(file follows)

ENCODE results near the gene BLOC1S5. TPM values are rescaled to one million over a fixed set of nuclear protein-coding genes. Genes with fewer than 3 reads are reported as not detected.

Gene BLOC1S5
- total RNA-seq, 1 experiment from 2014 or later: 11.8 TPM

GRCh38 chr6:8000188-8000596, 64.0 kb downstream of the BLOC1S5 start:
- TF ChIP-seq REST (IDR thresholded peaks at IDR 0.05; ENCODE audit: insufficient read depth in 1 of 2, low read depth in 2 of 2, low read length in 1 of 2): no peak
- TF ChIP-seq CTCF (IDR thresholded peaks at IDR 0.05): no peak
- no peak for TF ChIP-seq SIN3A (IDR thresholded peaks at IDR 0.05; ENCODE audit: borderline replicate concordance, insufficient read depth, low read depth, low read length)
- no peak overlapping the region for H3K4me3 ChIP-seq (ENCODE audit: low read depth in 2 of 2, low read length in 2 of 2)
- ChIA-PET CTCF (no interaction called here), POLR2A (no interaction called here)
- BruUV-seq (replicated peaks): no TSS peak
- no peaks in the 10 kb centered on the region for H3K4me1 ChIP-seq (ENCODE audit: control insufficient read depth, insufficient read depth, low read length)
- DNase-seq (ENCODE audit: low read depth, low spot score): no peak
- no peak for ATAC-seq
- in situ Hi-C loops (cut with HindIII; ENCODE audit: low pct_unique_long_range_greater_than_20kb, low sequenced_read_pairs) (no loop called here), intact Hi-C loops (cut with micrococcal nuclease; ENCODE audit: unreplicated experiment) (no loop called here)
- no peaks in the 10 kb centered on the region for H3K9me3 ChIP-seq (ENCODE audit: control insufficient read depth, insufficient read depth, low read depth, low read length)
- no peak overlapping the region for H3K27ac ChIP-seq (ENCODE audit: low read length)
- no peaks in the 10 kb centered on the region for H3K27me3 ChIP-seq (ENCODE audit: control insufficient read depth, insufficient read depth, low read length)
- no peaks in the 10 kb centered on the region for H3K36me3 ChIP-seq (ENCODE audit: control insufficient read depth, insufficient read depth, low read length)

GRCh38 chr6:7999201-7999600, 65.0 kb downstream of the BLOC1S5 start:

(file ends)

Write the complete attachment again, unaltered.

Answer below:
ENCODE results near the gene BLOC1S5. TPM values are rescaled to one million over a fixed set of nuclear protein-coding genes. Genes with fewer than 3 reads are reported as not detected.

Gene BLOC1S5
- total RNA-seq, 1 experiment from 2014 or later: 11.8 TPM

GRCh38 chr6:8000188-8000596, 64.0 kb downstream of the BLOC1S5 start:
- TF ChIP-seq REST (IDR thresholded peaks at IDR 0.05; ENCODE audit: insufficient read depth in 1 of 2, low read depth in 2 of 2, low read length in 1 of 2): no peak
- TF ChIP-seq CTCF (IDR thresholded peaks at IDR 0.05): no peak
- no peak for TF ChIP-seq SIN3A (IDR thresholded peaks at IDR 0.05; ENCODE audit: borderline replicate concordance, insufficient read depth, low read depth, low read length)
- no peak overlapping the region for H3K4me3 ChIP-seq (ENCODE audit: low read depth in 2 of 2, low read length in 2 of 2)
- ChIA-PET CTCF (no interaction called here), POLR2A (no interaction called here)
- BruUV-seq (replicated peaks): no TSS peak
- no peaks in the 10 kb centered on the region for H3K4me1 ChIP-seq (ENCODE audit: control insufficient read depth, insufficient read depth, low read length)
- DNase-seq (ENCODE audit: low read depth, low spot score): no peak
- no peak for ATAC-seq
- in situ Hi-C loops (cut with HindIII; ENCODE audit: low pct_unique_long_range_greater_than_20kb, low sequenced_read_pairs) (no loop called here), intact Hi-C loops (cut with micrococcal nuclease; ENCODE audit: unreplicated experiment) (no loop called here)
- no peaks in the 10 kb centered on the region for H3K9me3 ChIP-seq (ENCODE audit: control insufficient read depth, insufficient read depth, low read depth, low read length)
- no peak overlapping the region for H3K27ac ChIP-seq (ENCODE audit: low read length)
- no peaks in the 10 kb centered on the region for H3K27me3 ChIP-seq (ENCODE audit: control insufficient read depth, insufficient read depth, low read length)
- no peaks in the 10 kb centered on the region for H3K36me3 ChIP-seq (ENCODE audit: control insufficient read depth, insufficient read depth, low read length)

GRCh38 chr6:7999201-7999600, 65.0 kb downstream of the BLOC1S5 start: